Finally (well actually early on) you'll want some software to control all of this and agian the choices and price ranges are astonishing. There is a lot of software for both PCs and Macs and even Raspberry Pi's. Here are some to check out SB The Sky, Kstars/Ekos (my current favorite), CCDWare, ACP (and it's author is a truly wonderful person), APT, Sequence Generator Pro, PHD2/Nebulosity - I'm sure I've forgotten someone important and here I'm talking about software that can control the entire process - imaging, guiding, focusing and the filter wheel, etc.

    Then there is the post-processing software, you can use Photoshop but you might also want MaximDL, Pixinsight, Nebulostiy, Starstax, etc., etc., etc. - there is a lot of great softawre to chose from and for some the learning curve can be steep.

    Finally when Dante goes for the final 5% of your soul that's left you'll want a permenant observatory - dome or roll off roof (RoR) and a cloud and rain sensor to decide if it is worth even opening the observatory or knowing when to quicly shut it down in case the H2O nebula makes an appearance. I'm not at this stage yet, but hope springs eternal!!!

    There are a number of websites to help you find dark sites or rate your own site - Scope Nights the iOS app I mentioned earlier includes a feature to get a light pollution map for your site - amatuer astronomers use the Bortle scale to describe a site from a 9 which is red (heart of big cities) to a 1 which is grey (middle of no where). I'm lucky to now live in a 3 to 4 area so I need to get off my duff and get all this stuff setup again. I used to image in an 8 area (Northern California in the hills above Redwood City).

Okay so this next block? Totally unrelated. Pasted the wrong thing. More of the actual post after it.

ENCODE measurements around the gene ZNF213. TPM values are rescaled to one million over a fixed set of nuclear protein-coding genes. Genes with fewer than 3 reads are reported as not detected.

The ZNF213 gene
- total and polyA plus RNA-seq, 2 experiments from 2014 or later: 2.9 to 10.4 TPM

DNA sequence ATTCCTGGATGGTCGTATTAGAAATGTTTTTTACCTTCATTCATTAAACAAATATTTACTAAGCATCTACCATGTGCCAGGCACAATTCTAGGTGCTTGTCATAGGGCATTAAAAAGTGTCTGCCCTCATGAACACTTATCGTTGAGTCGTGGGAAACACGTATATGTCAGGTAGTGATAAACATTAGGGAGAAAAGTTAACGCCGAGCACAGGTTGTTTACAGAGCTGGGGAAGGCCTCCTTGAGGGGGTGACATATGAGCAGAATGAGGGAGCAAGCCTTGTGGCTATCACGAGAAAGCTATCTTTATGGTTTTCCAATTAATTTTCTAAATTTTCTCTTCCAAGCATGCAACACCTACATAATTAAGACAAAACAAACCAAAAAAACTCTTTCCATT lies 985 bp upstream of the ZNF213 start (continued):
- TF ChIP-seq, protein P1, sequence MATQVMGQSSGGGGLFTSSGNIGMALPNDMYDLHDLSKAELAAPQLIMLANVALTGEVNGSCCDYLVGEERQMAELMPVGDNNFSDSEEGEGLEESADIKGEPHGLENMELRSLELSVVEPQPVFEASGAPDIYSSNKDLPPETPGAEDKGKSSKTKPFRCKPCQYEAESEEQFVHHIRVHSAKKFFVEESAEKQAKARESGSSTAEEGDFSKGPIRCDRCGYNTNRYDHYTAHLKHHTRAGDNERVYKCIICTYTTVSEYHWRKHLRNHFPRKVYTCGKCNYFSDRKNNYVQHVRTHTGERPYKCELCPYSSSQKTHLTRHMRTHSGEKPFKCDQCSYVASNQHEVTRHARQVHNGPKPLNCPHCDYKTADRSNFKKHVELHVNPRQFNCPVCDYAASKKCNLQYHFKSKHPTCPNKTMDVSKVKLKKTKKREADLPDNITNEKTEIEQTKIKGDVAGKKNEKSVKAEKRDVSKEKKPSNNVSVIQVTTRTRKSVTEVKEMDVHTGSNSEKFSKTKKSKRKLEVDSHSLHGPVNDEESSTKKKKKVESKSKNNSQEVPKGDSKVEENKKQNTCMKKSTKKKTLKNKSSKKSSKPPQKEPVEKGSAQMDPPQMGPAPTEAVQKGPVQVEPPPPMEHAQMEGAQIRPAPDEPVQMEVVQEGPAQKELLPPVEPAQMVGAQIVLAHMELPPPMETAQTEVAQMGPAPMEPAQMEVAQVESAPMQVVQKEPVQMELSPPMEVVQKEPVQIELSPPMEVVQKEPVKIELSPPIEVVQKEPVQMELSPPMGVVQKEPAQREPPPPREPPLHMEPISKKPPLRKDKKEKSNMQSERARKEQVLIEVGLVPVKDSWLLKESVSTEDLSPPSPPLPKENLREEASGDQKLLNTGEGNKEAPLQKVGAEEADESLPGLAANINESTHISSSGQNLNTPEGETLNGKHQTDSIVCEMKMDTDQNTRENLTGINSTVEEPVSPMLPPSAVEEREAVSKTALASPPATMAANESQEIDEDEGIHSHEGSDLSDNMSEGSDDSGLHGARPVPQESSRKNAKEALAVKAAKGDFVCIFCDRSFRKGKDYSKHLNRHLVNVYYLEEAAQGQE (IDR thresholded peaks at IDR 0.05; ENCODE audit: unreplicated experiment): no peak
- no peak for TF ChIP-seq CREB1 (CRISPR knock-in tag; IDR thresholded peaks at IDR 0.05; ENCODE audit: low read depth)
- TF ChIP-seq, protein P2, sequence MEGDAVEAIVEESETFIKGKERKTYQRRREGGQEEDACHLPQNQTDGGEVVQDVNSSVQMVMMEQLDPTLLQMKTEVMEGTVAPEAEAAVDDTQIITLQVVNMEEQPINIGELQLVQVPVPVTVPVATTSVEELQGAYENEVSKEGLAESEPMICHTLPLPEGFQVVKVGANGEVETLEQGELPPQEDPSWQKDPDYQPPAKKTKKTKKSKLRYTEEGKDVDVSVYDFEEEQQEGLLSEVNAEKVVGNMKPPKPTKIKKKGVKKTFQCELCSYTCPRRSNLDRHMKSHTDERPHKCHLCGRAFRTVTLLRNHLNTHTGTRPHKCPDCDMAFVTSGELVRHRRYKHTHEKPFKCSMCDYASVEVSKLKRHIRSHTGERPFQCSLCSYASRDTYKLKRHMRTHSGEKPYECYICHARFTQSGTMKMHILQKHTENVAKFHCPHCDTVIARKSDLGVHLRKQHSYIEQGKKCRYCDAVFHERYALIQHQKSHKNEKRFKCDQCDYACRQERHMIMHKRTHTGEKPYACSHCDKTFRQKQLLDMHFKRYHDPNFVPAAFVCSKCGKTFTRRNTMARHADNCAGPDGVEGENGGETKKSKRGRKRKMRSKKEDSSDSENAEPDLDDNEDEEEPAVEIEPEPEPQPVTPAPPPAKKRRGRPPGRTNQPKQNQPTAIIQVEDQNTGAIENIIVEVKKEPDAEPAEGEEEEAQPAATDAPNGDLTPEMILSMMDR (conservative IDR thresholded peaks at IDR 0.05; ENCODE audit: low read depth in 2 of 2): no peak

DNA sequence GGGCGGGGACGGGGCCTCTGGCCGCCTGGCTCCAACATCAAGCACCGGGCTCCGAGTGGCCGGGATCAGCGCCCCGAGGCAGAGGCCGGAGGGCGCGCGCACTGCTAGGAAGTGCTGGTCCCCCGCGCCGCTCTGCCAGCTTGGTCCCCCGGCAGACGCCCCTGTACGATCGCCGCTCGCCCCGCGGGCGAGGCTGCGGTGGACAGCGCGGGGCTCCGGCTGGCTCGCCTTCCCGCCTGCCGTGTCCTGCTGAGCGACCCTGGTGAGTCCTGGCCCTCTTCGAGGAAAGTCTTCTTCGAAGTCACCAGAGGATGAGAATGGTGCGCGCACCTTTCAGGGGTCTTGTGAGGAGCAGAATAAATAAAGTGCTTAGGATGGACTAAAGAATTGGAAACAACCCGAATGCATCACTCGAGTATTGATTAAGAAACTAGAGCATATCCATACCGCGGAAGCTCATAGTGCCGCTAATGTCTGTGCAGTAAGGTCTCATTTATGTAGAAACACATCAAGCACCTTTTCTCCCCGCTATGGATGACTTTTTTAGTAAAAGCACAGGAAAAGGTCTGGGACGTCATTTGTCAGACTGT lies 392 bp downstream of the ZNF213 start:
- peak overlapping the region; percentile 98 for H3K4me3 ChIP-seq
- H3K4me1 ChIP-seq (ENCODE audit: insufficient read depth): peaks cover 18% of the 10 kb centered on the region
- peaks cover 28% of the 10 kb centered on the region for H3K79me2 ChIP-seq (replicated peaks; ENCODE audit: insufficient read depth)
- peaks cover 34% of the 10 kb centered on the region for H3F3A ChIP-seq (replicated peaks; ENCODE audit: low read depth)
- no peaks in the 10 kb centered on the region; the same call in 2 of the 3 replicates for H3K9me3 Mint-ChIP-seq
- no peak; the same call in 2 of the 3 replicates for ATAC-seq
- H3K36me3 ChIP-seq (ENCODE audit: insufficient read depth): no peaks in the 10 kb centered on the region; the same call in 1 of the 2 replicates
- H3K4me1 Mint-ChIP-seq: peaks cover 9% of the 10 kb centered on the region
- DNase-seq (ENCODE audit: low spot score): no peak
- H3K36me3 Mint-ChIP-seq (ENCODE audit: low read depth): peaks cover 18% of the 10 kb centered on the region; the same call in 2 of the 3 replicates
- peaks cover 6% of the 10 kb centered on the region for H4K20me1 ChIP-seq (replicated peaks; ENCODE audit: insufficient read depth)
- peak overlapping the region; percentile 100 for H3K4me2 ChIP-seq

So you might as well spring for that dedicated SQM meter approx $450 (Sky Quality Meter) so you'll really know your situation

    Oh and I forgot to mention dew control (a small industry segment in itself), eyepieces for visual astronomy - yes it is still fun to look at the grey faint fuzzies in person - those Televue Ethos 100 degree at about $850 each are nice, solar filters from the simple white light to exotic Hydrogen-alpha filters (not to be confused with the earlier Ha Narrowband filters), planetary photography is a whole different animal, spectroscopy, a never ending array a mechanical adaptors all machined to NASA standards and pricing, mouting plates, counterwieght and balance systems, power supplies or lithium-ion batteries, and the list goes on. You live in a light polluted city? No problem just rent time on a remote telescope (several choices for this) or better yet locate your gear at a remote site hosting facility like New Mexico Skies or Deep Sky West, etc.